“The discovery provides Turkey optionality, which means negotiating leverage with Russia and other gas suppliers,” he said. “Such leverage is a big deal when relations are so tense with Moscow and when one of Turkey’s natural gas supply contract with Russia, for 8 billion cubic meters, expires next year.”
The former US ambassador to Azerbaijan and White House official continued: “This discovery provides Turkey leverage over all of its gas suppliers, whether they be Russian, Iranian, Algerian, or even American. And as I describe above, this leverage over Russia, as well as Iran, could indeed be useful in Syria, as well as Libya and Azerbaijan/Armenia.”
When asked if the discovery would have any positive effect on relations with the EU, which Ankara has recently been at odds with especially due to the developments in the Eastern Mediterranean, he said it was not likely as disputes were “fundamentally political rather than economic in nature” and the EU has a buyer’s market for natural gas.
“As Ankara reduces its dependence on Russian natural gas, it will help these people in NATO’s space better appreciate that Turkey’s foreign policy in recent months has been an assertion of the country’s interests and legal rights in a pragmatic way that is in the interests of NATO rather than Russia,” he said.
Ahmet Uysal, the head of the Middle East Strategic Studies Center (ORSAM), said becoming an energy hub had been on Turkey’s international agenda for some time and the discovery in the Black Sea would boost Ankara’s position in the international arena.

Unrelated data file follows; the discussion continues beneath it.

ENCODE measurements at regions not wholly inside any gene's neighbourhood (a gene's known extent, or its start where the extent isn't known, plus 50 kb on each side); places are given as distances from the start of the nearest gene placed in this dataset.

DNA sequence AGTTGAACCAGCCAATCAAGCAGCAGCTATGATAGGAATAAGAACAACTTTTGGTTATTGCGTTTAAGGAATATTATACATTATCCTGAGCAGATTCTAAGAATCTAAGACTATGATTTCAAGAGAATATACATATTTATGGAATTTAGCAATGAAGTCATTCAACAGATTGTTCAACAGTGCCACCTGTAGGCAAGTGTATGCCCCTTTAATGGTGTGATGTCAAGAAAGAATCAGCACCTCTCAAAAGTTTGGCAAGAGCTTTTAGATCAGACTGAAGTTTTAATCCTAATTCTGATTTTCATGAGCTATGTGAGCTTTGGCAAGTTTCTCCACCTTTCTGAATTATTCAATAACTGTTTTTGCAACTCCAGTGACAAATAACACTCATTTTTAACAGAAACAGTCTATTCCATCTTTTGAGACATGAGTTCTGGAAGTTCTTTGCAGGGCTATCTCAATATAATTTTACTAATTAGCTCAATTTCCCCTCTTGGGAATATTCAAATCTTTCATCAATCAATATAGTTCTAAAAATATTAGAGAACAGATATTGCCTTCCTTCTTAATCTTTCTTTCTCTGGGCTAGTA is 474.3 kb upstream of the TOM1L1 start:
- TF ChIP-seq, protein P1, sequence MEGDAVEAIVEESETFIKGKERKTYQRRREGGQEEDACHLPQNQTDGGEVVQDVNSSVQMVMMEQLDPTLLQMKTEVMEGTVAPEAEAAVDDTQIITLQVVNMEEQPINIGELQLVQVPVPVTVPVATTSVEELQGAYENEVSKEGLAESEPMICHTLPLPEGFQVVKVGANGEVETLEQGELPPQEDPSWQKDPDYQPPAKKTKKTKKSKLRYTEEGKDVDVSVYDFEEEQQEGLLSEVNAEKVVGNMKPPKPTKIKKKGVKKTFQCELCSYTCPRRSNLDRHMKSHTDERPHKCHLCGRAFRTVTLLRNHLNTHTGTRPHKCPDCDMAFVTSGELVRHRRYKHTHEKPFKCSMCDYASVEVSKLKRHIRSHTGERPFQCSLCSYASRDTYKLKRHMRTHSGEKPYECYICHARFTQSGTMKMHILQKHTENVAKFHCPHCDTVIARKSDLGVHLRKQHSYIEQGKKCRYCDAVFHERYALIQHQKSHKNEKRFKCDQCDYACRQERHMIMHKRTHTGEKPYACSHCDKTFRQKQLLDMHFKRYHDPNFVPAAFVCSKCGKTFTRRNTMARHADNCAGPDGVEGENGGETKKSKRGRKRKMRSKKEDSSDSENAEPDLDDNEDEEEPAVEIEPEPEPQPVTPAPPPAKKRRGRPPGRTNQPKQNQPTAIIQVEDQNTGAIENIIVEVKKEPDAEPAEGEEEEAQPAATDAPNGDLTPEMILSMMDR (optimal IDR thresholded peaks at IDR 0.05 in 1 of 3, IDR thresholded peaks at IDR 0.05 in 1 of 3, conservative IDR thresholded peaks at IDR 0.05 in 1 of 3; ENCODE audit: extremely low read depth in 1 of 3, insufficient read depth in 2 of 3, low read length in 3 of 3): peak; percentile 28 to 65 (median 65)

Uysal said the energy subject was one of the fundamental pillars behind foreign policies, international cooperation and polarization; therefore, self-sufficiency in the context of energy was a matter of great importance for any sovereign state.
“Turkey has been seeking to diversify its energy market for a while, and looked for alternatives, thus making this discovery vital. [The discovery] might reduce the pressure on its economy,” he said, adding Turkey was a productive country prior to finding natural gas, which would be an additional power drive behind its back.
According to the ORSAM head, EU-Turkey relations might be positively impacted after Turkey discovered new reserves in the region, and he underlined that the Turkish government announced the “minimum” discovery amount and this was likely to increase as Ankara was determined to drill more.
However, he said EU leadership did not want a powerful Turkey but was looking for a state to which it could dictate and impose, and its stance toward Turkey in the coming period would be a “good-will test” for Europe.
Stressing that the EU was heavily dependent on energy sources and was a customer of Russia, despite objection by the US, he said the European organization sought to diversify its energy supply, which is why it attached great importance to the developments in the Eastern Mediterranean where Turkey and Greece have been at odds with the EU standing behind Athens.
He further stated that the discovery could increase the importance of Turkey in the eyes of the European leadership as it wants to have alternative energy suppliers. And he said that Turkey, if it discovered more reserves, would not encounter any difficulties in transferring gas to the European territory due to its existing energy routes.
“I believe the EU has been having difficulty in getting used a powerful Turkey,” he said, and the latest developments in the Black Sea had the potential to “normalize” Turkey’s relations with the EU. “It would be better if the EU acknowledged Turkey as a partner, not as a country begging for membership,” he said.